On the heels of Peter’s radio broadcast in New Orleans and the city’s tipsy celebrations during “Tales of the Cocktail,” Donna M. Owens reports on some of her top tips for travelers to the Big Easy, from Cajun eats to where to you can lend a helping hand.
Strolling down the cobblestone streets of the French Quarter on a balmy spring day, one feels the cultural crosswinds that have shaped the distinctive flavor of the Crescent City.
On a street corner, a few jazz musicians blew shiny horns.
Nearby, a singer belted out a ribald tune. In the same vicinity, a young couple pulled each other close and began an intricate, intimate dance. A small crowd of onlookers applauded and tossed coins and bills into a basket for the performers.
Learn more about New Orleans with Peter’s radio show online:
Meanwhile, the tantalizing aromas of the region’s savory Cajun and Creole cuisine beckon from restaurants and cafés: crawfish, gumbo, shrimp po’ boys, jambalaya and powdered sugar beignets. Tourists wandered into shops filled with everything from vintage clothing to feathered masks and colorful beads. Gallery doors, flung wide open, boast local art.
Nearly four years after Hurricane Katrina’s devastation, much work remains to restore housing, jobs, and other essentials here. But tourism is a bright spot. Indeed, while other U.S. destinations have suffered due to the recession, New Orleans was one of the few locales nationwide to actually see increased visitation in 2008.
“The question is no longer whether the city is ‘ready’ for visitors, but how the economy is affecting the industry,” said Mary Beth Romig, a spokeswoman for the New Orleans Metropolitan Convention and Visitors Bureau.
Despite a drop-off in convention bookings, Romig reports strong attendance for festivals and annual events such as Mardi Gras—in 2009, Mardi Gras reached pre-Katrina crowds with approximately 1 million attendees, compared to 750,000-850,000 in 2008.
As the recovery continues, New Orleans officials aren’t shy about the need for folks to visit. Tourism employs nearly 80,000 people and generates some $5 billion in spending.
A survey conducted by the University of New Orleans Hospitality Research Center shows that 7.6 million people visited last year—an increase over 2007, but still nowhere near pre-Katrina visitor levels. According to the CVB, the high for tourism was 2004, when numbers neared the 10 million mark.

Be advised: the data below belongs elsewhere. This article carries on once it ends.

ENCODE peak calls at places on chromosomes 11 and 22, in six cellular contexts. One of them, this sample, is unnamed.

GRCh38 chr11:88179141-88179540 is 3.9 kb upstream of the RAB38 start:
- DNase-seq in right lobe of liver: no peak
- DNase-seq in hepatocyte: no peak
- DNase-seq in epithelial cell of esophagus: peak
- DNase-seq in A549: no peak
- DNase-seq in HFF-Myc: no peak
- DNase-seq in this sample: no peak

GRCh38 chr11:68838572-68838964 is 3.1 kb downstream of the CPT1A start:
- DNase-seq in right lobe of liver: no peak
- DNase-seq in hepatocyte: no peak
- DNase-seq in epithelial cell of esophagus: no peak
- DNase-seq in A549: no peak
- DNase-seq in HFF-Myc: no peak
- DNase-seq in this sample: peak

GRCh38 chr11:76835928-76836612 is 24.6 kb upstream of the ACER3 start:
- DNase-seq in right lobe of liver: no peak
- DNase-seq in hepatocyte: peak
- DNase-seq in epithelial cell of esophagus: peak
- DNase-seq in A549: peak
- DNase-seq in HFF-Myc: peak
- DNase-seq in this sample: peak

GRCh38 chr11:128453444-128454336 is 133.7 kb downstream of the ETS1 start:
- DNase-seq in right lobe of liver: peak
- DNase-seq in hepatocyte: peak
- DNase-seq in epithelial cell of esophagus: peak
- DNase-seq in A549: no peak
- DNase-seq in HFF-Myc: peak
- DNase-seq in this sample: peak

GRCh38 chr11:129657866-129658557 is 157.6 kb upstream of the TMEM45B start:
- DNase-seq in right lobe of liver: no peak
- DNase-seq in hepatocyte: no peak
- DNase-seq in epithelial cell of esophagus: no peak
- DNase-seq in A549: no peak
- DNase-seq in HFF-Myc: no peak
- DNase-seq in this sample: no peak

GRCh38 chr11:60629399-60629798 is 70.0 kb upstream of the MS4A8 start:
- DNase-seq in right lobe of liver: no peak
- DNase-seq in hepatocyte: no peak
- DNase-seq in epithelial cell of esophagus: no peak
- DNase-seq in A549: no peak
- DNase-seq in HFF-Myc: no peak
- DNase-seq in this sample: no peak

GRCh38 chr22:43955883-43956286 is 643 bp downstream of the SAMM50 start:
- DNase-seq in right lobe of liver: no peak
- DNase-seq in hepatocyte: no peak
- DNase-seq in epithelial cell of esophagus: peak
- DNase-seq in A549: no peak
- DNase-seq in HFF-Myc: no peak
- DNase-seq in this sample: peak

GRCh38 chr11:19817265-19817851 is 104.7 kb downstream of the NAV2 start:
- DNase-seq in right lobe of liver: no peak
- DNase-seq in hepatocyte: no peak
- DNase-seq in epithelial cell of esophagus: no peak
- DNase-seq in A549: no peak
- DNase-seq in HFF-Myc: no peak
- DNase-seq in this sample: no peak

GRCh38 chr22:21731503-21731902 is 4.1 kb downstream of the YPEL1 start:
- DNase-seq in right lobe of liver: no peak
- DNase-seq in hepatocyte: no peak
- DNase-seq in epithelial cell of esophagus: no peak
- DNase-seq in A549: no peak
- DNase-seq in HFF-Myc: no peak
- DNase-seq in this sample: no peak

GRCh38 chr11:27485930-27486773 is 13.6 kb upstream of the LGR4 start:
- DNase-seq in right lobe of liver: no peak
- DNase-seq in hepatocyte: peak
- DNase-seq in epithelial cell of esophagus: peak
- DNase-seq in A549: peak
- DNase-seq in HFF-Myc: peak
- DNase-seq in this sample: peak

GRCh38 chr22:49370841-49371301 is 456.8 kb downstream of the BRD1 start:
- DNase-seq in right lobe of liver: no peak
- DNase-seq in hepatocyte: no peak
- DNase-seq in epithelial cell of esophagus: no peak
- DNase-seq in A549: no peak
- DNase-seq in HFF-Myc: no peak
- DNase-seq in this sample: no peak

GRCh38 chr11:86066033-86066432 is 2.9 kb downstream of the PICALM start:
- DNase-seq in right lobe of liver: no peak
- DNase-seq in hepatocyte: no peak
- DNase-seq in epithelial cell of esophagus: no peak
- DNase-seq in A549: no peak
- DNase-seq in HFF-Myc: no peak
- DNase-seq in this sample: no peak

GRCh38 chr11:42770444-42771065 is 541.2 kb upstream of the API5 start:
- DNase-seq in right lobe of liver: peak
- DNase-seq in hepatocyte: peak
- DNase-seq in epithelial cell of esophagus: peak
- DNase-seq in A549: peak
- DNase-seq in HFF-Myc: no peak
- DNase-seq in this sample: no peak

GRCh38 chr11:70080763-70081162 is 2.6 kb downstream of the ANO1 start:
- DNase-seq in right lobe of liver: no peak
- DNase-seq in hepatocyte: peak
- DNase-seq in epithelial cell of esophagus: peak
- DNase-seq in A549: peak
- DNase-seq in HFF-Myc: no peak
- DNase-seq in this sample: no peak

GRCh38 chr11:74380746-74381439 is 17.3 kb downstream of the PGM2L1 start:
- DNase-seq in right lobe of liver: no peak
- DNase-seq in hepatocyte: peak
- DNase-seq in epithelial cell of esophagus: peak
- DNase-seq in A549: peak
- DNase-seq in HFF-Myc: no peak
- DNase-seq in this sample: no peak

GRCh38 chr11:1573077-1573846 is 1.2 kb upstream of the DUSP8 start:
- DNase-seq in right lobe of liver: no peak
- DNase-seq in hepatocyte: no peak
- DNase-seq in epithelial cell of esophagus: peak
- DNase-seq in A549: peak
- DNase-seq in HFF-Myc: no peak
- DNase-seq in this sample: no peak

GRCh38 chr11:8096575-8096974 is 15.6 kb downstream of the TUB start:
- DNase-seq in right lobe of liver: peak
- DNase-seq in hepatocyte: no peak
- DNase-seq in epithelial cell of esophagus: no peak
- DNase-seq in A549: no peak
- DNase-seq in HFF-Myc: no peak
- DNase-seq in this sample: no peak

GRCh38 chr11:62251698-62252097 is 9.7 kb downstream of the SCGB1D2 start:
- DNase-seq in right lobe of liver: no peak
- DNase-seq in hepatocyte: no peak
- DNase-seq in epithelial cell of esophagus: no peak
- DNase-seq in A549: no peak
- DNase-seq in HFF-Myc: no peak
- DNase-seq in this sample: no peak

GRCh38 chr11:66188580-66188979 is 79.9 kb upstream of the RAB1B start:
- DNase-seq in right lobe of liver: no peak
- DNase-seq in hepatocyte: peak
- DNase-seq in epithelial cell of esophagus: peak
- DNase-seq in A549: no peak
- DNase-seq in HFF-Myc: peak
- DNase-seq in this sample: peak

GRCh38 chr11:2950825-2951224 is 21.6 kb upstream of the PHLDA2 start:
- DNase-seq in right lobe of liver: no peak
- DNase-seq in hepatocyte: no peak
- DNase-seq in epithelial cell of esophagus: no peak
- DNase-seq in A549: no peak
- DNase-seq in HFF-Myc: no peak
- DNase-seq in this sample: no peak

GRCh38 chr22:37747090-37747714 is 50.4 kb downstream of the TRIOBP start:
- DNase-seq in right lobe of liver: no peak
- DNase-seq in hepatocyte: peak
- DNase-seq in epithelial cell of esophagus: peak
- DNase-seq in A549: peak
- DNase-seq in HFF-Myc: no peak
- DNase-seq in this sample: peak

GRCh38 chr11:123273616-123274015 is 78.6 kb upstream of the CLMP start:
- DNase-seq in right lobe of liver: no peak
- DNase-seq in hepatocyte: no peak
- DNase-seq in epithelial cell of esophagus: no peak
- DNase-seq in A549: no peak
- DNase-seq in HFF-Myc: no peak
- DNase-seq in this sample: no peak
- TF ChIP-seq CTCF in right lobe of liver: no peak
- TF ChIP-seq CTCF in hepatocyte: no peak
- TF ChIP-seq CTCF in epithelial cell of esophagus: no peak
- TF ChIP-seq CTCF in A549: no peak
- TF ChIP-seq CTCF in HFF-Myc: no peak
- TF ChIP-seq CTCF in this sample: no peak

This summer, the crowds should swell in the city when several major festivals take place. They include the Satchmo Summerfest, July 31 – August 2; COOLinary New Orleans (a two-month-long version of a restaurant week), August-September; and the gay-friendly Southern Decadence, September 2-7.
VOLUNTEER OPPORTUNITIES IN THE BIG EASY
Despite the city’s advances, it still has a long way to go. Four years after the devastation and flooding from Hurricane Katrina, New Orleans still sees a steady influx of visitors wanting to help rebuild the city.
Inside the Dragon Café, a tidy soup kitchen at St. George Episcopal Church in Orleans Parish, volunteers dish up red beans and rice to a steady stream of people—everyone from college students to retirees—who’ve come in for a hot, fresh meal.
The church basement became a makeshift haven for not just food, but fellowship. “We rely on our volunteers to help feed ‘em,” explains café manager, Stan Jahncke. “We usually get students who come from all over the country,” he said.
Thousands of Americans, including celebrities like Oprah and Brad Pitt, have given their time and money to help New Orleans and the Gulf Coast with rebuilding efforts.
Find out more about Brad Pitt’s Make It Right Project here.
But you don’t have to be rich or famous to help with the recovery, and there’s still plenty to do. Consider building houses via Habitat for Humanity (The Musicians Village in the 9th Ward is underway), or installing free energy-efficient light bulbs in homes, through Green Light New Orleans, to name a few worthy projects. Non-profit groups like Relief Spark and others will link volunteers to service projects throughout New Orleans, and the city’s CVB has a special “Voluntourism” link on its website as well.
Try an outdoorsy volunteer vacation in this first-person report: Volunteering in New Orleans: Wading Through Wetlands With Common Ground Relief.
Meanwhile, the Marriott hotel chain (www.neworleansmarriott.com), which has five luxury properties in New Orleans (they range from the glamorous art-filled Renaissance Arts Hotel, to the sprawling, refurbished Marriott New Orleans at the Convention Center) is doing its part to help.